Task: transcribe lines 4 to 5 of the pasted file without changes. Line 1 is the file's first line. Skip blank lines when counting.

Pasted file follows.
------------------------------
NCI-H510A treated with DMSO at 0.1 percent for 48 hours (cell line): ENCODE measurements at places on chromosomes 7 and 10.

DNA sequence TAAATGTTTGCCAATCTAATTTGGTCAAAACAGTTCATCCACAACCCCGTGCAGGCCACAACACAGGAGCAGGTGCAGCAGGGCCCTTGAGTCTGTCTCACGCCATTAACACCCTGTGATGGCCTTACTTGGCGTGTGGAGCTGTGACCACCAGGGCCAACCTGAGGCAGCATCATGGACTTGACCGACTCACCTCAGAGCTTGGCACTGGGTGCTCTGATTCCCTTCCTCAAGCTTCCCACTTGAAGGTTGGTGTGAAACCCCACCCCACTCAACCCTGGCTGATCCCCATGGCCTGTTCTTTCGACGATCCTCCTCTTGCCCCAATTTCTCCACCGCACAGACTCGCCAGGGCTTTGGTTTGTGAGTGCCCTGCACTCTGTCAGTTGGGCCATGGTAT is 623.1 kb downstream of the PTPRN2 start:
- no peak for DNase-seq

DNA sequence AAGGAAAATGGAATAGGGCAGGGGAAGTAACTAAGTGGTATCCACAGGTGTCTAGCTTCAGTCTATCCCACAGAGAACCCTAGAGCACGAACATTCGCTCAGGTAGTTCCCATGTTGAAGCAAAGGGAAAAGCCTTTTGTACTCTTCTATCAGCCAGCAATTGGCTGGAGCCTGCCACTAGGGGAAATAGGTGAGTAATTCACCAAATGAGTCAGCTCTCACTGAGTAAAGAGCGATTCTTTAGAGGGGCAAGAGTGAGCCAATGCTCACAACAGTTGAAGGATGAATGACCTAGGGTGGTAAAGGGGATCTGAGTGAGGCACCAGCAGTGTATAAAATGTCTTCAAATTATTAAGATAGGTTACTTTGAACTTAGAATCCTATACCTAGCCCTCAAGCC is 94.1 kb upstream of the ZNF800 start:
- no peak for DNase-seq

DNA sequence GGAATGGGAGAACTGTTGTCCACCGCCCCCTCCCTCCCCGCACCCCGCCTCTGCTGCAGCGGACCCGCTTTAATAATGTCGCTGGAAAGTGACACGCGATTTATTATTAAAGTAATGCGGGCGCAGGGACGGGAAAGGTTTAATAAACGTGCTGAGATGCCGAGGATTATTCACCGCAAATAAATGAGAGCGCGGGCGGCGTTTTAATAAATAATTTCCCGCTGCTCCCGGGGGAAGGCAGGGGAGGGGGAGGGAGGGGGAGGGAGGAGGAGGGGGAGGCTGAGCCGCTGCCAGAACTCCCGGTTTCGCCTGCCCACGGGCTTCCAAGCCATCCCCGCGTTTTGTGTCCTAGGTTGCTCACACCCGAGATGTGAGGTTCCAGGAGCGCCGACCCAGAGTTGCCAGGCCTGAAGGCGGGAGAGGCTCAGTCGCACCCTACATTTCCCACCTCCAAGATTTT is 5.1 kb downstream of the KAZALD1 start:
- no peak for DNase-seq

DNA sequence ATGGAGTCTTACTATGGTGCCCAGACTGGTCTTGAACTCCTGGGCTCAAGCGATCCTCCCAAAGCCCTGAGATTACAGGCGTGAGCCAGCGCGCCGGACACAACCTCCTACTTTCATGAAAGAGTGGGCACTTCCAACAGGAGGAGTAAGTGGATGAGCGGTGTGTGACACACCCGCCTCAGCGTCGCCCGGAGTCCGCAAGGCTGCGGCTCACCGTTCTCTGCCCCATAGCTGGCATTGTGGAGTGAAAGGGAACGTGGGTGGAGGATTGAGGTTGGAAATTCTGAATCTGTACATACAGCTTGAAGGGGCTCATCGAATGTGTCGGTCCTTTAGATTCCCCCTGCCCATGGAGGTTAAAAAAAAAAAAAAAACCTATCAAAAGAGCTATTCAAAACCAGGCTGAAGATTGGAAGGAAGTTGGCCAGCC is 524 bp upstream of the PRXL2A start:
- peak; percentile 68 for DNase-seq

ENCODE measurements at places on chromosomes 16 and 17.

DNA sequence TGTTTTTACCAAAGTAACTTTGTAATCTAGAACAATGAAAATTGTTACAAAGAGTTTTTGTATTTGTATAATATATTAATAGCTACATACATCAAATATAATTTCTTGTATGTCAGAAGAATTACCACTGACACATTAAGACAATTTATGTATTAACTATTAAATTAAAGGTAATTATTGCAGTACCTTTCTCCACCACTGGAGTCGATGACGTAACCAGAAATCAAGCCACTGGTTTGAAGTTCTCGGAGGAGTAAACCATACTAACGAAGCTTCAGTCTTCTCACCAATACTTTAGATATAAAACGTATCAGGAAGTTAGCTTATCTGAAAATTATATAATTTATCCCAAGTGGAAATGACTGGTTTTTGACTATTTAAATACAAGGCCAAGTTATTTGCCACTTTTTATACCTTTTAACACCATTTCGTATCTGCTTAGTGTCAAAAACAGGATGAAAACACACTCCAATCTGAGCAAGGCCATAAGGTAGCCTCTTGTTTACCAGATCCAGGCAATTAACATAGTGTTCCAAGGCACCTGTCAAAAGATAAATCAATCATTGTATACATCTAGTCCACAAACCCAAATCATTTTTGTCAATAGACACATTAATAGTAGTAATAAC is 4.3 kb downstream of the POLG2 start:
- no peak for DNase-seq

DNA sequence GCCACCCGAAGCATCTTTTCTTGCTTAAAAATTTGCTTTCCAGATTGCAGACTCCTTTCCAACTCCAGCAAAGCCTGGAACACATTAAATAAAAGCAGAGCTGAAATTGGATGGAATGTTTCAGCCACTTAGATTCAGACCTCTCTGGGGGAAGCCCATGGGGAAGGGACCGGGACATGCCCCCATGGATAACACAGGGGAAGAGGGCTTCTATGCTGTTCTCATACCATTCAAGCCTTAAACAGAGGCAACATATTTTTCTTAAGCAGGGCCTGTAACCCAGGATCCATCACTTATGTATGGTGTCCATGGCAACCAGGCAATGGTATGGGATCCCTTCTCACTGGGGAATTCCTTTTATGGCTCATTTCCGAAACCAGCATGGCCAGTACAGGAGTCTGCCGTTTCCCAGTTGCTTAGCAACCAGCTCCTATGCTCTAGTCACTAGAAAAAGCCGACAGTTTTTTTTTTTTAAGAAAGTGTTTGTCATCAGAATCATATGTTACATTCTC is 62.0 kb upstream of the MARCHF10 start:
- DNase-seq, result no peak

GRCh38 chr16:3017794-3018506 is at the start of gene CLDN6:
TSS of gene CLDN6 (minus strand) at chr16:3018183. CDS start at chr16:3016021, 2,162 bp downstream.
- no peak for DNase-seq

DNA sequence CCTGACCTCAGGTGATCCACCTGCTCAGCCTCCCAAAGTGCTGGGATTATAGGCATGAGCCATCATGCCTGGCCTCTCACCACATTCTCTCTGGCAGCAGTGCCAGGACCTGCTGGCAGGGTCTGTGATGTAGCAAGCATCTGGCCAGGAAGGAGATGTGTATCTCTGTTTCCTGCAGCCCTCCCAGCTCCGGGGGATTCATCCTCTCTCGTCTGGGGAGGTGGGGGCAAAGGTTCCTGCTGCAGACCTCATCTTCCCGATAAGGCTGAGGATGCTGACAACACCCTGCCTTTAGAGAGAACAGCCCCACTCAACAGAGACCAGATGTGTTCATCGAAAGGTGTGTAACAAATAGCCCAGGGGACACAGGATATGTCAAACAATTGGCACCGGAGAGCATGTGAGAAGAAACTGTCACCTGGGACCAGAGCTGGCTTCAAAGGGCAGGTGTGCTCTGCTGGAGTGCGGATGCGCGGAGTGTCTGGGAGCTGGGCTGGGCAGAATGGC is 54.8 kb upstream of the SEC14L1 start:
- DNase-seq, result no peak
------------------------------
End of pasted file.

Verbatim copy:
DNA sequence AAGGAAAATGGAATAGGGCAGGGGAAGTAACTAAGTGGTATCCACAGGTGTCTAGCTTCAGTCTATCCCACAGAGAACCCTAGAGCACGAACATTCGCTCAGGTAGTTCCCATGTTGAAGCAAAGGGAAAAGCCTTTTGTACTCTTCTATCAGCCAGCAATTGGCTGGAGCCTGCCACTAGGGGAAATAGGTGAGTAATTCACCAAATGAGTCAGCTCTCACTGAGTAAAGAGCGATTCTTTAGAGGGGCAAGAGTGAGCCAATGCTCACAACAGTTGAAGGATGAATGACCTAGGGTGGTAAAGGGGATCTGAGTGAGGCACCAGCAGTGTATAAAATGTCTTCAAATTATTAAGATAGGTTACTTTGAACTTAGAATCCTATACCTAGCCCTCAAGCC is 94.1 kb upstream of the ZNF800 start:
- no peak for DNase-seq